A wood router does more than cut fancy edges. It'll also cut flawless dadoes and rabbets and perfect patterns. Our basics here show you how to set up and execute these cuts with outstanding results.
By the DIY experts of The Family Handyman Magazine
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An hour or less
Wood Router Technique 1: Edge-routing
Photo 1: Edge-routing
Clamp the board down and move the wood router in a counterclockwise direction around the board.
Photo 2: Close-up of a climb cut
Use a short climb cut to avoid chips at corners.
In this article, we’ll show you how to use a wood router to master the techniques you’ll need to achieve perfect edge profiles, flawless dadoes and rabbets, and precision pattern cutting with a wood router. The keys to routing clean edges are using a sharp bit and running the router in a counterclockwise direction around the top of the workpiece. That way, the bit pushes the router toward you rather than pulling it away, so it’s easier to control and safer.
But the counterclockwise wood routing technique doesn’t always work perfectly. There’s a tendency for the wood to chip out at the corners. Solve the problem by “climb-cutting” (or cutting clockwise) for a couple of inches on the end grain at the “northeast” and “southwest” corners of the board. Then start anywhere on the workpiece and run the wood router around the wood counterclockwise. But if you’re edge-routing the inside of something, like a picture frame, rout in a clockwise direction.
Always test your cuts on a similar scrap of wood to confirm proper cutting depth. If the wood burns, sneak up on the final cut depth by making three consecutively deeper cuts (see photos, below). Removing a little wood at a time will prevent burns.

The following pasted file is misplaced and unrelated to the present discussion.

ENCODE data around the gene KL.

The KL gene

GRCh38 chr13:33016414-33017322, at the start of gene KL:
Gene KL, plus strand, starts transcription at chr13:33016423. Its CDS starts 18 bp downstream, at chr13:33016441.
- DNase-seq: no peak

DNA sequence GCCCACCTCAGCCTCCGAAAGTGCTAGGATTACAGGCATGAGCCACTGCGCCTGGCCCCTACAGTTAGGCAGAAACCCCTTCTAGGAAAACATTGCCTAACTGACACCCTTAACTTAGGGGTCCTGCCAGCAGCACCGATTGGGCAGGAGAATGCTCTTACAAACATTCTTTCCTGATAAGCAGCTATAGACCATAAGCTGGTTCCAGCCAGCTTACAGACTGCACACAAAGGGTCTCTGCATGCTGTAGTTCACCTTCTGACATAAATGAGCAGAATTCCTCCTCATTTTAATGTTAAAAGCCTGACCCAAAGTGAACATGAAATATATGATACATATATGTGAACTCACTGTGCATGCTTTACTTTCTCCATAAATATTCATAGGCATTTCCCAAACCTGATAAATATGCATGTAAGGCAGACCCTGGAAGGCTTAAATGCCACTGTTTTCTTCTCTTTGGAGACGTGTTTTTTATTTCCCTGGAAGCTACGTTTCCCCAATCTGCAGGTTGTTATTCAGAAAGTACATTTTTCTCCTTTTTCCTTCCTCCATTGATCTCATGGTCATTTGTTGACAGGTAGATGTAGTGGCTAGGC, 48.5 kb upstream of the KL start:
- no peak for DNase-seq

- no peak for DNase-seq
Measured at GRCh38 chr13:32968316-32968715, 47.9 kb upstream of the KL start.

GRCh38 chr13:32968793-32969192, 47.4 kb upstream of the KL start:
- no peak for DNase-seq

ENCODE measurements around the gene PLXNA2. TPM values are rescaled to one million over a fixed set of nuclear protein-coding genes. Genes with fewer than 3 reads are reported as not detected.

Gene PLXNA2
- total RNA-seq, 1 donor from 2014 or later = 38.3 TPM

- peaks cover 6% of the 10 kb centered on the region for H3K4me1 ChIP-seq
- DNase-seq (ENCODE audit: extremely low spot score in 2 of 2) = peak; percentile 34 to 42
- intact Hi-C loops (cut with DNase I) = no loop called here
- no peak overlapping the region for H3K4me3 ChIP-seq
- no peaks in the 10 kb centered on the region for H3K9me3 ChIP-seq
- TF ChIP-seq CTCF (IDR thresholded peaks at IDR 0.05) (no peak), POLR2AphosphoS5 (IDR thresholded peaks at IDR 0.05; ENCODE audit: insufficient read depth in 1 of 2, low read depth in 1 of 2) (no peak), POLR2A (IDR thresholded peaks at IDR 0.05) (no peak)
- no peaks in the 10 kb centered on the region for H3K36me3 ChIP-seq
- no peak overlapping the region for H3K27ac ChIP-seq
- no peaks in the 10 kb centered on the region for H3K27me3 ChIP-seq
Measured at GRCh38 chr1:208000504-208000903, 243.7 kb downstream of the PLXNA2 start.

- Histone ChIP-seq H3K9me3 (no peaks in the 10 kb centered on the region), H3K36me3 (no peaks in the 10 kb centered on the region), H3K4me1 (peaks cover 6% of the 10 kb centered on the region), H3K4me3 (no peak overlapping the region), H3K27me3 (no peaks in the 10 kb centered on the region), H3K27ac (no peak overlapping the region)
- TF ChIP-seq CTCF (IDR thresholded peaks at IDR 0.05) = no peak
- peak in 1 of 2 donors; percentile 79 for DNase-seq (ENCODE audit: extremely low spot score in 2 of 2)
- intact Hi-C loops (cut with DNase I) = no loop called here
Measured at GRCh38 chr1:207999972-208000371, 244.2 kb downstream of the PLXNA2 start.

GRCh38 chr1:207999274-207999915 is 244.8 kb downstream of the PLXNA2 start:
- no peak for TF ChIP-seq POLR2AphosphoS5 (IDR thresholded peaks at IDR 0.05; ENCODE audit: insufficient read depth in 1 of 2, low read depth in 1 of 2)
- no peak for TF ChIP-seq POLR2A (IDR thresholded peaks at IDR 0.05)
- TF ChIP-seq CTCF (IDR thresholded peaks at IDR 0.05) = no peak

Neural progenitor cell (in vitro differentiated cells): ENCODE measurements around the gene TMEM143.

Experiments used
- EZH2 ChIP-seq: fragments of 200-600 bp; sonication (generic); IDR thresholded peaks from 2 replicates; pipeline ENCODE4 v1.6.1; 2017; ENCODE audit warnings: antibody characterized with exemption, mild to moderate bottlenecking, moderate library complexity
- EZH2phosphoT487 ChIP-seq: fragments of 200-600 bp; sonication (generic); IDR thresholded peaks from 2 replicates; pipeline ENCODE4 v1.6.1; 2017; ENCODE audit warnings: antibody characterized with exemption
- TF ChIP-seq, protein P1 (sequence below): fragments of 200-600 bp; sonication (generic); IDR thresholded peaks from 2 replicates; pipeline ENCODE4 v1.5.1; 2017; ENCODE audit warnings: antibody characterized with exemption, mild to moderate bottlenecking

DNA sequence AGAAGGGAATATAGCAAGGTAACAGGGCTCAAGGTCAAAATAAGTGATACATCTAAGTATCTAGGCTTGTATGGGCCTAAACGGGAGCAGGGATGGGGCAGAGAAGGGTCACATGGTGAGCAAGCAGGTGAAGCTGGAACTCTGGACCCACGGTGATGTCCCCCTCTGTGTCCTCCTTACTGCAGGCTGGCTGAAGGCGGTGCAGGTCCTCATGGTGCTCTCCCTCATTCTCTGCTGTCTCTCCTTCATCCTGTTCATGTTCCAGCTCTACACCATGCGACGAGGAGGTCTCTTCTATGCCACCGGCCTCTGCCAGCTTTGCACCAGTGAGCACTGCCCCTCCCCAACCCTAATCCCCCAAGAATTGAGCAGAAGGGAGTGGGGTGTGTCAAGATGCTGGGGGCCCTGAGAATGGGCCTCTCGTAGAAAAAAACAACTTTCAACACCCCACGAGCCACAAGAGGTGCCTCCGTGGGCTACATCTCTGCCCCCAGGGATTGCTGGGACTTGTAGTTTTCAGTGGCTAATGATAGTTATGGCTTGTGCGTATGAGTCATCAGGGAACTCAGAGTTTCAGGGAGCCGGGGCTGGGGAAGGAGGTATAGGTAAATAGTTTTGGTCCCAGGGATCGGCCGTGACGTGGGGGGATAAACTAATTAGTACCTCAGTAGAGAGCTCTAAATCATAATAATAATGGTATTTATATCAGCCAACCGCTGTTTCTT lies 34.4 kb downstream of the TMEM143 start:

Tip: Sand wood edges smooth before routing with edge trimming bits. Any flaw that the bearing encounters in the edges will be transferred to the new profile.
Make Deep Cuts in Stages to Prevent Burning
Making deep cuts in a single pass runs the risk of chipping the board and marring the finished profile. Make deep cuts in several passes, cutting deeper each time. Some wood species tend to chip more than others, so run a test on a scrap board of the same species.
Technique 2: Edge-routing narrow stock
Routing narrow stock
Fasten a support board to the bench to stabilize the router and a stop board to secure it so you don’t need clamps.
Routing a smooth, clean edge profile on narrow pieces of wood is tricky. Clamps get in the way of the router and it’s hard to keep the base from rocking on the narrow surface. Solve both problems by screwing to the workbench a support board that’s the same thickness as the workpiece. Screw a stop to the bench at the end of the board to keep it from slipping. That gives the router a wider surface to rest on, eliminating any rocking and forces the workpiece against the support board and the stop, so it doesn’t need clamps.
Technique 3: Use a jig to cut dadoes
Photo 1: Clamp the straightedge
Assemble a “T-square” jig with a 1×2 and a 1×6. Clamp it to your work piece.
Photo 2: Rout the dado
Cut the dado using the 1×6 as a guide.
Photo 3: Router Bit Shapes: Close-up of dado bit
Use a 3/4-in. straight bit to mill dadoes to receive solid 3/4-in. wood. But 3/4-in. plywood is actually slightly thinner. Buy special 23/32-in. straight bits for snug fits for plywood shelves.
Dadoes (or grooves) are the cleanest, strongest way to invisibly support shelves on the sides of cabinets or bookcases. Once you try this jig, dadoes will become standard in your shelf-building repertoire. The easy way to make them is with a wood router and a straight bit plus a simple homemade jig. The jig is nothing more than a T-square made from a straight 2-ft. length of 1×2 screwed to a straight length of 1×6 (Photo 1). Make the 1×6 a few inches longer than the wood you’re routing plus an extra 1-1/2 in. for joining the 1×2. Screw the jig together with 1-1/2 in. wood screws, using a carpenter’s square to keep the jig perfectly square during assembly.
Buy a bit that matches the desired dado width so you can make the cut in one pass. Clamp the jig (front and back) on a test piece of wood, then set the straight bit 1/4 in. deep and make a pass through the right side of the “T” part of the jig and into the wood. Check the new dado with a square to make sure the jig is square and you’re ready for the real thing. Plan and mark the dado locations on the workpiece, then line up the jig’s groove with your layout marks, clamp the jig to the wood and dado away (Photo 2).